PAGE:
Pence’s league-leading streak of 373 consecutive games played will come to an end on Opening Day after he suffered a broken arm early in spring training. The right fielder will likely miss at least a couple of weeks but the team ought to have him back by the start of May. Blanco seems likeliest to benefit from extra plate appearances, with Juan Perez, Gary Brown and Justin Maxwell all under consideration for a roster spot. Pagan’s trips to the DL have become a near-certainty (and even now he is in the process of recovering from surgery), so it’s reassuring that Blanco is backing him up in center field, providing both strong defense and capable offense whenever those absences crop up. Belt seemed to have finally overcome his lingering concussion symptoms by the postseason, but it is concerning that he struggled with them for so long. Posey will play a number of games at first either way, and Travis Ishikawa is available to fill in (and is a much less scary prospect at first than he is in left field).
Cain is the biggest question mark on the pitching staff and the Giants do have depth there too, although it remains unclear who would shoulder the load in the first instance, as mentioned above. Hudson is also behind schedule in his recovery from surgery and the dip in performance he experienced late in 2014 could make Bochy more inclined to go easy on the 39-year-old’s workload.
Is the team currently trying to win? Are they rebuilding or shooting for contention right away? Is their current course the most advisable one? Do they have payroll flexibility, either to make another addition before the season begins or to supplement the roster as needed during the campaign?
The Giants have followed each of their previous two World Series wins up with mediocre seasons, although there’s no indication that was part of any clear strategy to rebuild. The strength of the Dodgers means that the Wild Card route is again the more likely option, which could be a contributing factor to their lack of significant moves. There has been no real shift towards a longer-term strategy in terms of an attempt to trade for prospects or shed any large contracts and the effort to re-sign Sandoval is an indication that ideally, the front office would have liked to do what they’ve done a lot in recent offseasons, especially following World Series wins: generate minimal roster turnover and keep the majority of the previous year’s team. It’s also another data point that lends weight to Trueblood’s argument; the Giants didn’t seem to have any issue with giving the third baseman even more money than Boston despite the apparent lack of value in such a deal. There is clearly no issue with payroll flexibility – the $20 million or so per year that they were happy to give Sandoval didn’t exactly get spent – but the team doesn’t seem to feel any urgency to make a splash with big-name signings or trades either.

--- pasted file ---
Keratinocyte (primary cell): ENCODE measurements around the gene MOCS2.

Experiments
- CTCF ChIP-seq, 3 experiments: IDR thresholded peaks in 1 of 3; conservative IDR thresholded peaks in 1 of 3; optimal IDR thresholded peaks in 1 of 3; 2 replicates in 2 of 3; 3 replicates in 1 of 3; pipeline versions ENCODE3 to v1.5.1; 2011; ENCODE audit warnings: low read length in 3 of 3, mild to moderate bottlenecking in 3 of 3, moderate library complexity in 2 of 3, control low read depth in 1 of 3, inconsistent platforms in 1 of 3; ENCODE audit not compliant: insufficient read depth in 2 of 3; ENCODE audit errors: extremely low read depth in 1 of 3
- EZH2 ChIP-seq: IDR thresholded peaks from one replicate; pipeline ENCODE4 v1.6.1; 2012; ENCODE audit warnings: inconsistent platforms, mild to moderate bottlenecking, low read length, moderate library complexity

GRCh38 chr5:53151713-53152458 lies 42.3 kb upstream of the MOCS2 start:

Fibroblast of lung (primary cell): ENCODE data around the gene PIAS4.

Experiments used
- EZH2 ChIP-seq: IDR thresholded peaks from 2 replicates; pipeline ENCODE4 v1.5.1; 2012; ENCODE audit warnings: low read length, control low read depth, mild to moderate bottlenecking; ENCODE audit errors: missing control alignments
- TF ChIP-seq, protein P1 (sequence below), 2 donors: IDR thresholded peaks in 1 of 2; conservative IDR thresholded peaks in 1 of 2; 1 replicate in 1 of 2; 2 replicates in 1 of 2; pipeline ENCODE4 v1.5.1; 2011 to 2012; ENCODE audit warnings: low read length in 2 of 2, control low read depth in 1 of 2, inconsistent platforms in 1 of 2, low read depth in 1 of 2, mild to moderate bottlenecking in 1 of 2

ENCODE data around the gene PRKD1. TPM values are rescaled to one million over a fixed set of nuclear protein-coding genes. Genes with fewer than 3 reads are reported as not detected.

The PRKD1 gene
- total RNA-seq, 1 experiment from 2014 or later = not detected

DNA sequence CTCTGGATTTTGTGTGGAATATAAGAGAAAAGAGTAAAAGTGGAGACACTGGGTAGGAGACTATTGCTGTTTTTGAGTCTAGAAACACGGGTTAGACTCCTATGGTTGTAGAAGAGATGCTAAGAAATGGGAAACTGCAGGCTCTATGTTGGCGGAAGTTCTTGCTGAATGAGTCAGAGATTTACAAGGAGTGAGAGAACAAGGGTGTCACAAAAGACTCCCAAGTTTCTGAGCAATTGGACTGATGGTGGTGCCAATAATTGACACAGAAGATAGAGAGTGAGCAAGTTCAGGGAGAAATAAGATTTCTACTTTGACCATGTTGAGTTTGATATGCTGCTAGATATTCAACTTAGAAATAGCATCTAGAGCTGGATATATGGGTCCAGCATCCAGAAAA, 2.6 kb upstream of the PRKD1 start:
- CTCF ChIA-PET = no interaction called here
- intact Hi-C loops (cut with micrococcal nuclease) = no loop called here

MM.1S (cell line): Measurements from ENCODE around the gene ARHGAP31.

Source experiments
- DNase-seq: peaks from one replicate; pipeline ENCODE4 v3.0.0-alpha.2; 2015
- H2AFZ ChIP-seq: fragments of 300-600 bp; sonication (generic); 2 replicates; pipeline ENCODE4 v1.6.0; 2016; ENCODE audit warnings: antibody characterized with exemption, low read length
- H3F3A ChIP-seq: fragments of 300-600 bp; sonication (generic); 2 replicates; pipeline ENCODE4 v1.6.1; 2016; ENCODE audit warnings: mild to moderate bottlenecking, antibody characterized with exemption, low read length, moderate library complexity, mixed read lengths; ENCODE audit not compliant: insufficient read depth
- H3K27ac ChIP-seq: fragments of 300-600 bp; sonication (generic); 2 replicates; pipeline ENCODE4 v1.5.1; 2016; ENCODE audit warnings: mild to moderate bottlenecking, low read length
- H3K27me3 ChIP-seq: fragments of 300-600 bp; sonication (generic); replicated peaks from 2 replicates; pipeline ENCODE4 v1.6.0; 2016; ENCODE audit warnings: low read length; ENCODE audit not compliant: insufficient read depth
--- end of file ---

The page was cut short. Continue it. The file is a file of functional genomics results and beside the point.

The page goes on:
What move (or moves) should they make as soon as possible, in order to bring their long-term goals into focus (without setting them back in regard to their short-term ones)? Make a recommendation.
There are no clear spots that the team would like to upgrade, although Pence’s absence will probably make the team wish they had someone who could hit a little more on the bench. Panik and McGehee are probably the biggest unknowns, with Panik’s limited experience in the majors and McGehee seemingly a very different player following his stint in Japan. Despite the quantity of potential starters, the rotation could go bad behind Bumgarner, with a combination of injury, age and simply a dip in ability offering the potential for a lot of volatility, although PECOTA sees very little potential variance. Taking the organisation as a whole, arguably the biggest area of weakness is the lack of high-end prospects, which is unlikely to be addressed while the team is still lined up to contend and may not be something the front office is particularly concerned about in any case. If the season goes bad, I’d recommend an effort to find a longer-term solution at third, perhaps by moving one or two of the older starters. If things are going well, there still could be a need for a better number three or four starter come playoff time, at which point another prospect for proven major league regular trade looks logical.
What’s likely to happen? Will the composition of the team change? Will they compete? Will they win anything? Make a prediction or two, as specific or as vague as you would like, but make a prediction.
The Giants will go 86-76, staying in contention for the wild card spot but coming up a little short. Fundamentally the composition of the team seems unlikely to change a great deal: given the emphasis on stability over value, the team tends towards retaining those players who have been useful contributors, almost regardless of cost. The stars – Posey, Bumgarner, Pence – will not go anywhere even if the season doesn’t go as planned. Lincecum will be permitted to start for much longer than his performance warrants, McGehee will make people wish Panda was back (even if he never wanted to stay), and Belt will make my bold prediction look even more ridiculous than it sounds.Next post: Making the Case Against Baseball in Montreal